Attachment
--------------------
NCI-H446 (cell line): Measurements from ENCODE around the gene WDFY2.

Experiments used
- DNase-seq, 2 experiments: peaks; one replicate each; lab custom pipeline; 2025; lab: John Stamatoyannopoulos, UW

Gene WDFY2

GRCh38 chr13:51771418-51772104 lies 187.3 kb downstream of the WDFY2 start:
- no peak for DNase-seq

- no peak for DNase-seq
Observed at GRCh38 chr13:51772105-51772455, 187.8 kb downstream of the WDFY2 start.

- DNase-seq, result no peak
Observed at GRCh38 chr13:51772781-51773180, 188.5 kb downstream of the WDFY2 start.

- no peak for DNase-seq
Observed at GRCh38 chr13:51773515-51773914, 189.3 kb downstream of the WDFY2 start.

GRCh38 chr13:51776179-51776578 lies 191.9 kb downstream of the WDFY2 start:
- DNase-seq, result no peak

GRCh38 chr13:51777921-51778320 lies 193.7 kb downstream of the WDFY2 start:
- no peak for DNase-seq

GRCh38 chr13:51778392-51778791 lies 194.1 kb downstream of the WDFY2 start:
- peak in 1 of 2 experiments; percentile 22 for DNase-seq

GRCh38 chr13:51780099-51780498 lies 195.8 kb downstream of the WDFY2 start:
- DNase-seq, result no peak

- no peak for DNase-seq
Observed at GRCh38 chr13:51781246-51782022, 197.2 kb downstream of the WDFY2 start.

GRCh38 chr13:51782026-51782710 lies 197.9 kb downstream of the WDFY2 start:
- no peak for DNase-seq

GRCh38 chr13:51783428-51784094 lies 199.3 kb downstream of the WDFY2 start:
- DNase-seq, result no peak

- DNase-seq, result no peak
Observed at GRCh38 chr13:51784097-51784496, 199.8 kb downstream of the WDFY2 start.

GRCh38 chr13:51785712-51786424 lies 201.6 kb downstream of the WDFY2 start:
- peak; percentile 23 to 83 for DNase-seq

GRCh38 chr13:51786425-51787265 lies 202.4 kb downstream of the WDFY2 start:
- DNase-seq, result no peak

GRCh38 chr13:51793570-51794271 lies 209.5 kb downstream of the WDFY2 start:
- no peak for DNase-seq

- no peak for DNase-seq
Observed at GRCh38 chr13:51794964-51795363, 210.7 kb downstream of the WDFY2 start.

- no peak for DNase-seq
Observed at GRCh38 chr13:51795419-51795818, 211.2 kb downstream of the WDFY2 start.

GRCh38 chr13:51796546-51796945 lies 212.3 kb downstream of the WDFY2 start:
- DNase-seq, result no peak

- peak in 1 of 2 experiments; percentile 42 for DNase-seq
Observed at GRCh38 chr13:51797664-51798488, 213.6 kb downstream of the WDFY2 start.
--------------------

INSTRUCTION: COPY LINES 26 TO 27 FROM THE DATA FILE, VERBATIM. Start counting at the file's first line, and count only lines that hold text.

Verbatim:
- DNase-seq, result no peak

- DNase-seq, result no peak